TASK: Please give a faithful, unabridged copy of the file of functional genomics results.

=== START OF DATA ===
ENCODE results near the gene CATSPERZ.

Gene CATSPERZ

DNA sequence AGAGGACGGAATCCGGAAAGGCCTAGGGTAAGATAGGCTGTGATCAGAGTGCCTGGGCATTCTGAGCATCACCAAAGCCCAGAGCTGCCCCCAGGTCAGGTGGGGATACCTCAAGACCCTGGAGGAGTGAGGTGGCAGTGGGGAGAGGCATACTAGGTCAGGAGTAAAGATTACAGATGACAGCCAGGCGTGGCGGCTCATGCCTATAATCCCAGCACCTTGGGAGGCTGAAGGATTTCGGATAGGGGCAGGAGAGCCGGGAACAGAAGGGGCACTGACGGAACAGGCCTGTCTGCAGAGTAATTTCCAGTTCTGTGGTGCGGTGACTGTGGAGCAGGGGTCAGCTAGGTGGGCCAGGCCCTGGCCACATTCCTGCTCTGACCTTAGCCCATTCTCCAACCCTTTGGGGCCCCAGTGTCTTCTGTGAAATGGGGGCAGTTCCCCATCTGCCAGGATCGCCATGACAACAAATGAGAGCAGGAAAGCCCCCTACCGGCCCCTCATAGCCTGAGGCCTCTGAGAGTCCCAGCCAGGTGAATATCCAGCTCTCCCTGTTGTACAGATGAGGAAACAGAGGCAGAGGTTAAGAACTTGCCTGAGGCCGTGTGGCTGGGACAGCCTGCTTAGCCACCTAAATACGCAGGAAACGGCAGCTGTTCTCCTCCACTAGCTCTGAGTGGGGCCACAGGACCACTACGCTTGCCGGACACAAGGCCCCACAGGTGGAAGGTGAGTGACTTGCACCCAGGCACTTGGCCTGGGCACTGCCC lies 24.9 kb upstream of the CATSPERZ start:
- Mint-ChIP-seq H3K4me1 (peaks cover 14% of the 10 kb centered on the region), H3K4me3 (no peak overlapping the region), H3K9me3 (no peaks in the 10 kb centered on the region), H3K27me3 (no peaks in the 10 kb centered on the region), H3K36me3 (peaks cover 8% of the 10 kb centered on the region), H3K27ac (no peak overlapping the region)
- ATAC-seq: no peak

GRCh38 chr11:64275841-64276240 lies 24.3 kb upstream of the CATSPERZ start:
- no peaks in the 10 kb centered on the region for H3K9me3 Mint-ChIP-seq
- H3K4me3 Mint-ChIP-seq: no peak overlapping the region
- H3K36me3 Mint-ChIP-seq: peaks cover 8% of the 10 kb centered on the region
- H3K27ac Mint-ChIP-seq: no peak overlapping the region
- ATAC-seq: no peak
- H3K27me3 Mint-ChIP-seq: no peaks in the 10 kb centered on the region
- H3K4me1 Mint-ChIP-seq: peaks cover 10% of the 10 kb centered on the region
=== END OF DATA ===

ENCODE results near the gene CATSPERZ.

Gene CATSPERZ

DNA sequence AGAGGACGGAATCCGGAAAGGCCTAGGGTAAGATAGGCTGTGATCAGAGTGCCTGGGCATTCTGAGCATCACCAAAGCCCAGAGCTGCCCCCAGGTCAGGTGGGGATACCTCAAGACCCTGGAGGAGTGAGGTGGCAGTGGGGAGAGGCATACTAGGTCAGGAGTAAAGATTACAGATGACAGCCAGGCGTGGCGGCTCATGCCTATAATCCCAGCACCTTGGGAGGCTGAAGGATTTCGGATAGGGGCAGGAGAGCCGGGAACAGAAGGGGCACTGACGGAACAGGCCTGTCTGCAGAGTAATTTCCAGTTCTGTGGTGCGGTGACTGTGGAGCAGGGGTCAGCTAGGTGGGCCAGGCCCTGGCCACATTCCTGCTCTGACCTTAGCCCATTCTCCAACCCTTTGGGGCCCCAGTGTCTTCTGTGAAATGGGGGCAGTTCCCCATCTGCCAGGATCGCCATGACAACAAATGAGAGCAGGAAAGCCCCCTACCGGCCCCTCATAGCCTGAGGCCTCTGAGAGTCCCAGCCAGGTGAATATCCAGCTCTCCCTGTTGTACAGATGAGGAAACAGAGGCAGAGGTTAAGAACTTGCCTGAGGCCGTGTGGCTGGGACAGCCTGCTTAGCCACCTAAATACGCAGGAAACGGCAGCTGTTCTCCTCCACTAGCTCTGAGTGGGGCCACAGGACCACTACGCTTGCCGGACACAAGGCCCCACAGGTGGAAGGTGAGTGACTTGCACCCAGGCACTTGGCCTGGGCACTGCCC lies 24.9 kb upstream of the CATSPERZ start:
- Mint-ChIP-seq H3K4me1 (peaks cover 14% of the 10 kb centered on the region), H3K4me3 (no peak overlapping the region), H3K9me3 (no peaks in the 10 kb centered on the region), H3K27me3 (no peaks in the 10 kb centered on the region), H3K36me3 (peaks cover 8% of the 10 kb centered on the region), H3K27ac (no peak overlapping the region)
- ATAC-seq: no peak

GRCh38 chr11:64275841-64276240 lies 24.3 kb upstream of the CATSPERZ start:
- no peaks in the 10 kb centered on the region for H3K9me3 Mint-ChIP-seq
- H3K4me3 Mint-ChIP-seq: no peak overlapping the region
- H3K36me3 Mint-ChIP-seq: peaks cover 8% of the 10 kb centered on the region
- H3K27ac Mint-ChIP-seq: no peak overlapping the region
- ATAC-seq: no peak
- H3K27me3 Mint-ChIP-seq: no peaks in the 10 kb centered on the region
- H3K4me1 Mint-ChIP-seq: peaks cover 10% of the 10 kb centered on the region